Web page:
Your cat, normally healthy and agile, suddenly appears to have difficulty maintaining her balance while standing up on all fours. She ultimately manages to set herself upright, but, there's something wrong about her appearance. Her vision appears to be normal, but her head is weirdly tilted to one side and her eyes are darting wildly back and forth. She takes a few steps, then abruptly loses her balance and tips over.
Most Cases of Vestibular Syndrome Are Temporary.
In this instance, the cat may be experiencing a temporary issue with its vestibular system, the complicated array of nerves and other sensory components governing a cat's sense of balance as well as its ability to coordinate both eye and head movement. Though usually a temporary and ultimately harmless situation, this may be indicative of vestibular disease and, if it recurs, should be given veterinary attention immediately.
The vestibular system involves critical components located in two related locations: First, the cat's inner ear, adjoining the cochlea, is home to the vestibular apparatus and second, the medulla, located in the juncture between the lower area of the brain and the top of the spinal cord. A highway of fluid filled canals, containing specialized nerve receptors and cells make up the vestibular apparatus.
The changes in the movement of fluids found in these canals dictates responses experienced in the nerve receptors. As the animal's head changes position, the fluid shifts, sending corresponding impulses directly to the animal's brain. This allows the cat to sense the position of its head relative to gravity, as well as whether the cat's head is moving or motionless. Your cat's sense of balance is typically maintained by the system's continual compensation for changing positions. Should the animal turn, the muscles are automatically sent signals indicating the need for tiny position adjustments. This helps prevent your cat from tipping over.
Common Symptoms of Vestibular Disease.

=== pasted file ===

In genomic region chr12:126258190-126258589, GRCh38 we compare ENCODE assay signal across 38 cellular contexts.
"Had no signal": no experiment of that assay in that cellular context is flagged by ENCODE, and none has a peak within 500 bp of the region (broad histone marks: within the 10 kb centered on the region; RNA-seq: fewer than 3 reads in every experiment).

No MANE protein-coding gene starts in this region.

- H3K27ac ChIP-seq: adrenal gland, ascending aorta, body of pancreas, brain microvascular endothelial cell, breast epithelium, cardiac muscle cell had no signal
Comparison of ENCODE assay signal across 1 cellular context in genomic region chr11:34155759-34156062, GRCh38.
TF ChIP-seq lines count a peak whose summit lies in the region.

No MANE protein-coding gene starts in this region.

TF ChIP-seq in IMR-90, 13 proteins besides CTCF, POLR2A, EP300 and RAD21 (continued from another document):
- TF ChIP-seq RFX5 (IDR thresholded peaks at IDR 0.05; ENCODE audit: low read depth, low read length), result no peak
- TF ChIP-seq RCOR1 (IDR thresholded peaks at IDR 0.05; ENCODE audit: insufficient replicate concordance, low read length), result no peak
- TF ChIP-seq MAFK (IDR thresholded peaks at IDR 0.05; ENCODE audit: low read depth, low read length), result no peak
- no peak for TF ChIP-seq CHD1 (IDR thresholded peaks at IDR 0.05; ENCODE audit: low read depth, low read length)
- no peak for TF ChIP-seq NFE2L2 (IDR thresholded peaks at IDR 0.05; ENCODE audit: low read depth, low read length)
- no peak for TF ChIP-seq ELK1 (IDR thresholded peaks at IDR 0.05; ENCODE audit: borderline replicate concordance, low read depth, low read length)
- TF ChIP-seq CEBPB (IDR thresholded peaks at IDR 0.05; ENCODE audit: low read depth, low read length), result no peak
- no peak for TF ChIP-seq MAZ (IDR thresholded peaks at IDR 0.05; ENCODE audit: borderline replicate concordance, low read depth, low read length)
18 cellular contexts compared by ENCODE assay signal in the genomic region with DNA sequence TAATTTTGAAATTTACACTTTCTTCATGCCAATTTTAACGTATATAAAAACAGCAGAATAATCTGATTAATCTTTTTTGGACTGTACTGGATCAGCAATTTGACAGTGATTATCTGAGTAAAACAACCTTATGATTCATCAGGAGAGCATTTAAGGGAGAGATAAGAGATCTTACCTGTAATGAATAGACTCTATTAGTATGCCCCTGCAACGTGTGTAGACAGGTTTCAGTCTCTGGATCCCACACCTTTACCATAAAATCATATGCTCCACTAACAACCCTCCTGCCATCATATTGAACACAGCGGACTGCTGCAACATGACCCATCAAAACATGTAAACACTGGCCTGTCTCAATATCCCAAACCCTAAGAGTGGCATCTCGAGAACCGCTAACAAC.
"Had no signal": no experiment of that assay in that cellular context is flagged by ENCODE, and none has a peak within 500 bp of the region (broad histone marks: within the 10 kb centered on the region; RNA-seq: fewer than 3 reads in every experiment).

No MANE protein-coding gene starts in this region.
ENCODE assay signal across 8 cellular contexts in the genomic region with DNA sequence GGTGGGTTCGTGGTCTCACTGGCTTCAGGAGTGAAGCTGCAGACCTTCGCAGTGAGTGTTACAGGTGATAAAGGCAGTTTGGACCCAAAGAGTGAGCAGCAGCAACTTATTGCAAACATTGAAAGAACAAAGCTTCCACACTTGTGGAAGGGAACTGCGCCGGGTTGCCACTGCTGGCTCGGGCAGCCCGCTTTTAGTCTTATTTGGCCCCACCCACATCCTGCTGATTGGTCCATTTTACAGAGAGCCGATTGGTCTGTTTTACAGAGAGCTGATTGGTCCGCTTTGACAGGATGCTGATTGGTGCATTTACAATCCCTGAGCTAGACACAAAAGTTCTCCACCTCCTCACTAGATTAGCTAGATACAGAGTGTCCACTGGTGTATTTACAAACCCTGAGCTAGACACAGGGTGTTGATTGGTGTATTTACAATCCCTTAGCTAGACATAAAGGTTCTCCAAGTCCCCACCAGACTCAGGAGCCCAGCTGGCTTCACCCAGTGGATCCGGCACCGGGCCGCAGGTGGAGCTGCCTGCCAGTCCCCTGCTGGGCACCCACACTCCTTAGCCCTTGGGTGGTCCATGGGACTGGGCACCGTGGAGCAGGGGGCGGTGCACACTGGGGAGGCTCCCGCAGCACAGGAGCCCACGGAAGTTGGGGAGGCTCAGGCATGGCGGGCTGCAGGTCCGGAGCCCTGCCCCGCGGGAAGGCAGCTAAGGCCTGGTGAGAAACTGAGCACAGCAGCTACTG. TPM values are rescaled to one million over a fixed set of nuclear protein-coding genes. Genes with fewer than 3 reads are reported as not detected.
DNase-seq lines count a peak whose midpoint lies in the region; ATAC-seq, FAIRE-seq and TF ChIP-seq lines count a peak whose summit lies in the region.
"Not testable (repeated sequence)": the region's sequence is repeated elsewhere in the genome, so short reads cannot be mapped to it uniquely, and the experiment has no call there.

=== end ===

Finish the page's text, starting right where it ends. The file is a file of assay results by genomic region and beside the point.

Among the most common clinical indications of vestibular disease are falling to one side, circling, an unusually pronounced tilting of the head and something known as "nystagmus," or the involuntary, rapid oscillating movement of the cat's eyes. If a tumor or inflammatory disease of the middle or inner ear is present, facial drooping may also occur. Interestingly enough, the nerves located in the cat's face are closely associated with the cat's middle ear.
Vestibular disease is often precipitated by events including: adverse reactions to certain drugs, most noticeably certain antibiotics, viral or bacterial infection, inflammatory disease and/or a variety of growths such as cancer, tumors, cysts and polyps. In the large majority of cases, vestibular malfunctions cause may not be identifiable.
Both male and female cats of any breed or age may be affected by this disorder. While many of the symptoms are similar to those associated with other nervous conditions in the body, they are quite often short lived, appearing briefly and then improving gradually over a few day's time. The majority of cats tend to fully recover within a few weeks. While the condition is not all that common, most veterinarians do see it amongst their patients, from time to time.
Diagnosing Vestibular Disease.
Diagnosing vestibular disease requires a comprehensive physical exam, a thorough medical history and an otoscopic exam exploring the cat's ears for tumors, inflammation and signs of infection along with a neurological exam. In certain circumstances, X-rays, MRI's or CT's may be necessary to scan for problems located deeply within the cat's skull or ears.
Treating vestibular disorder is highly dependent on the initial cause. Should the condition be secondary to toxicity, infection or tumor, the primary cause must be treated. In the case of non-identifiable or, "idiopathic" causes, there may be no specific treatment available. Throughout the condition's duration, cats should be kept safe in a confined area where they cannot injure themselves. If the cat cannot drink or eat, supportive care may be required to keep the cat properly hydrated and fed. If the cat starts vomiting, anti-nausea medicine may be called for. In the great majority of idiopathic incidences of vestibular malfunction, the symptoms will eventually vanish and the cat will not experience another episode during its lifetime.
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